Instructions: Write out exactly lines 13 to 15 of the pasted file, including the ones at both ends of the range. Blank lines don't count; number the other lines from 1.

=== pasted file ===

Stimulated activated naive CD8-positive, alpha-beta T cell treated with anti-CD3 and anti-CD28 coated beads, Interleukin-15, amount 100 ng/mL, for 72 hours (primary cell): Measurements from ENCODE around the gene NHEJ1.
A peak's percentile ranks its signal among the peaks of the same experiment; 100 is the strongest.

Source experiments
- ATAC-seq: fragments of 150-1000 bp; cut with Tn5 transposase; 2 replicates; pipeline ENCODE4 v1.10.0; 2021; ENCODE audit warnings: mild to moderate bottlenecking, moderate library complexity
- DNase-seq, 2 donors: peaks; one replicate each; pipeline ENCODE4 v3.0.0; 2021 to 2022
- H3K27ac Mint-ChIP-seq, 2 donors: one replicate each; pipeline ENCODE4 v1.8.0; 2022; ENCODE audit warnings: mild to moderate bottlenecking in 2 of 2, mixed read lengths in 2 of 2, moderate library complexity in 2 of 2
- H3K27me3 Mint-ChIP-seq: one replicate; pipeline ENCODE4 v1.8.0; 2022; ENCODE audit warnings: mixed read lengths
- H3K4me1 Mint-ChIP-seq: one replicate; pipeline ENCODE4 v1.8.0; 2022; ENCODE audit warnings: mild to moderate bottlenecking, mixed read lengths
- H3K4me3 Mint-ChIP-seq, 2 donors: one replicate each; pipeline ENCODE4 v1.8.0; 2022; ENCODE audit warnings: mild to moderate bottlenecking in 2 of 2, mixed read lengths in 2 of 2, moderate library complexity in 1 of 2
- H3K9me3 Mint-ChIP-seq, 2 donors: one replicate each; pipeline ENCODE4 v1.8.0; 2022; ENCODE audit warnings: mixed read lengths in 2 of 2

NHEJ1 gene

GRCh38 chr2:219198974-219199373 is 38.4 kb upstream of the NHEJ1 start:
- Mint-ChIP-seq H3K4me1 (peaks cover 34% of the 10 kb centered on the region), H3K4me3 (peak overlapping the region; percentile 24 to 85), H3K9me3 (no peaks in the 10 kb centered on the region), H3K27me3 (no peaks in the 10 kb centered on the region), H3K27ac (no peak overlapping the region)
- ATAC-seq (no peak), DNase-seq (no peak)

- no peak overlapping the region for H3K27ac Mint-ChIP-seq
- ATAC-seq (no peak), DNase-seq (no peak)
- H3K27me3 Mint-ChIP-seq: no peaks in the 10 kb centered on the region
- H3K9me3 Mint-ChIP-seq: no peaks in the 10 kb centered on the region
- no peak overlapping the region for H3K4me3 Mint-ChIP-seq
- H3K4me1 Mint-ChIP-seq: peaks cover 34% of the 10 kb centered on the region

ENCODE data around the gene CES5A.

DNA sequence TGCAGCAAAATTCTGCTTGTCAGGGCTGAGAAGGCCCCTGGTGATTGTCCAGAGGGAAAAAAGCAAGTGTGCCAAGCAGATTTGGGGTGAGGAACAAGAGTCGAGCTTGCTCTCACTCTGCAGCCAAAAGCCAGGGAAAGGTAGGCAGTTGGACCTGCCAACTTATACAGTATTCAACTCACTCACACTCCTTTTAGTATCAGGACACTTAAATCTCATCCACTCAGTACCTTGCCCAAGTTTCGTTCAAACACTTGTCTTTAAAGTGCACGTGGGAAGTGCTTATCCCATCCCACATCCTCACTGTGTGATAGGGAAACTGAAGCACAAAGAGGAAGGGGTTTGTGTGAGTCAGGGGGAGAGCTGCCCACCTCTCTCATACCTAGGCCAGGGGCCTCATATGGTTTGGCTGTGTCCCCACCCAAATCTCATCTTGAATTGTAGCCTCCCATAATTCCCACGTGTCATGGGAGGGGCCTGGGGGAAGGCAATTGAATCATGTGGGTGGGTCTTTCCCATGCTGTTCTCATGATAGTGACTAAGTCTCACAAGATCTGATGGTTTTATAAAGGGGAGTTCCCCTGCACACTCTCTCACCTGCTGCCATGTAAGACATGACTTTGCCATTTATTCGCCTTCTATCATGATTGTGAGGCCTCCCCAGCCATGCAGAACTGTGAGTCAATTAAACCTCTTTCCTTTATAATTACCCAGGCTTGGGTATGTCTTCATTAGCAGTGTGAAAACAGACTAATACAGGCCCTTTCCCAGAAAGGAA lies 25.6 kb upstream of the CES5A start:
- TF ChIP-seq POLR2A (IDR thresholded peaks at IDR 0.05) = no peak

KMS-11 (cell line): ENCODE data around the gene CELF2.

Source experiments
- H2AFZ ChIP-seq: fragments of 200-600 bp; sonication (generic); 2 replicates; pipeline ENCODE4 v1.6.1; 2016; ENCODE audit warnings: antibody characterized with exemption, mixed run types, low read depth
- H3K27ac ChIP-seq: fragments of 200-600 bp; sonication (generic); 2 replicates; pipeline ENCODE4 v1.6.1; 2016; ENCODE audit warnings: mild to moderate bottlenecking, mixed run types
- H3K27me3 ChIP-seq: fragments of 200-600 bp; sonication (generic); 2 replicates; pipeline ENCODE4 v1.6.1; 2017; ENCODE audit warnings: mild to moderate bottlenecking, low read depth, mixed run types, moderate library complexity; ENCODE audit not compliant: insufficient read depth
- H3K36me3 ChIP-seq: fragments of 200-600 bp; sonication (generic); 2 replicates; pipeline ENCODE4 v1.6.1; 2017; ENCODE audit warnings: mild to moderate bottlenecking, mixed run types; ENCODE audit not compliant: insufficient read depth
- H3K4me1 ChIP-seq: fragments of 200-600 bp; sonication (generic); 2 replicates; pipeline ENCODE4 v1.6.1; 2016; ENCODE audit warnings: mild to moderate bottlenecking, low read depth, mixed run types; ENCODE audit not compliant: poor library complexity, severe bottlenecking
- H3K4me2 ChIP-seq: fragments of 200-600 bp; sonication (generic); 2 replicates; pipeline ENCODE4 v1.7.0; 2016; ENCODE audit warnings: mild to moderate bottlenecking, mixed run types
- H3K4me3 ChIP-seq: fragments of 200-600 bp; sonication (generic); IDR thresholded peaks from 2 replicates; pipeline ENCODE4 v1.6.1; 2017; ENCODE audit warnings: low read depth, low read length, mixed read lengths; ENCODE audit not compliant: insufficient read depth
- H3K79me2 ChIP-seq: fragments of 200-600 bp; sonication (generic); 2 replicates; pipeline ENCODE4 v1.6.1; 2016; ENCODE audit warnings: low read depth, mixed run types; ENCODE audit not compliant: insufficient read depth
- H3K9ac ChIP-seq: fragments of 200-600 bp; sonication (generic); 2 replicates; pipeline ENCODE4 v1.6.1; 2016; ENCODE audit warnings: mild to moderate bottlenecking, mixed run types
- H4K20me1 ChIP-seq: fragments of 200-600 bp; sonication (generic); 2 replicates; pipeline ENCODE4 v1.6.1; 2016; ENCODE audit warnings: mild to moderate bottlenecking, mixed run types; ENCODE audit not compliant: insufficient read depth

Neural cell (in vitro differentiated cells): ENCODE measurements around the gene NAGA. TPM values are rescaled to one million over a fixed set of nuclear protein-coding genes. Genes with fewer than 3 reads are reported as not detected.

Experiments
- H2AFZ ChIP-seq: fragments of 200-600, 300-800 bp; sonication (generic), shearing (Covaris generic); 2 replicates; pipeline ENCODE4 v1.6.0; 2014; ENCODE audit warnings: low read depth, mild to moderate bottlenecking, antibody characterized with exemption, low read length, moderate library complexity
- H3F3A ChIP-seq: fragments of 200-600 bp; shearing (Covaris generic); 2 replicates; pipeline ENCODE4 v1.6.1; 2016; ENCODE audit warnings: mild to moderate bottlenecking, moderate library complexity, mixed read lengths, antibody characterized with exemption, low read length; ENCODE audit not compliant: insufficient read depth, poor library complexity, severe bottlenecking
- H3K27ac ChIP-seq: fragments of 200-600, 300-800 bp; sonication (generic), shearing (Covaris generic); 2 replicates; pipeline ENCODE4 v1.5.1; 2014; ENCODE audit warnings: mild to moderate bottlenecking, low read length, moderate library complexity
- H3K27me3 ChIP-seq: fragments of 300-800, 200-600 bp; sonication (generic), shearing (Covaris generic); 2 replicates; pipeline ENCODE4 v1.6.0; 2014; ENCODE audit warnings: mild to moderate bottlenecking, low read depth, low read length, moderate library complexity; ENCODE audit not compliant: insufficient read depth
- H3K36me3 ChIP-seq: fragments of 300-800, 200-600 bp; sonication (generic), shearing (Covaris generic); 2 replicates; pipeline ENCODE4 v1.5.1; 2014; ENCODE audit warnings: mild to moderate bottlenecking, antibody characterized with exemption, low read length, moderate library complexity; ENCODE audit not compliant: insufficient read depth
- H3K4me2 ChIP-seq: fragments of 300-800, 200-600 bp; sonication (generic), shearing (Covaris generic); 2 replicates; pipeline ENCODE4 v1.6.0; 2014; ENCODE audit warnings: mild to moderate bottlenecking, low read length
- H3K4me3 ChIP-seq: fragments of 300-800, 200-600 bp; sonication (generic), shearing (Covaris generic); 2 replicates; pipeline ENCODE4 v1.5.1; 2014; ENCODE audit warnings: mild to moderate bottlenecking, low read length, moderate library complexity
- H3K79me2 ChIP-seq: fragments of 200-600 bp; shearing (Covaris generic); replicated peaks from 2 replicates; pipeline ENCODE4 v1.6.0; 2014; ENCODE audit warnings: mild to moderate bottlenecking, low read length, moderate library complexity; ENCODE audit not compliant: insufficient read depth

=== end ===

- Mint-ChIP-seq H3K4me1 (peaks cover 34% of the 10 kb centered on the region), H3K4me3 (peak overlapping the region; percentile 24 to 85), H3K9me3 (no peaks in the 10 kb centered on the region), H3K27me3 (no peaks in the 10 kb centered on the region), H3K27ac (no peak overlapping the region)
- ATAC-seq (no peak), DNase-seq (no peak)

- no peak overlapping the region for H3K27ac Mint-ChIP-seq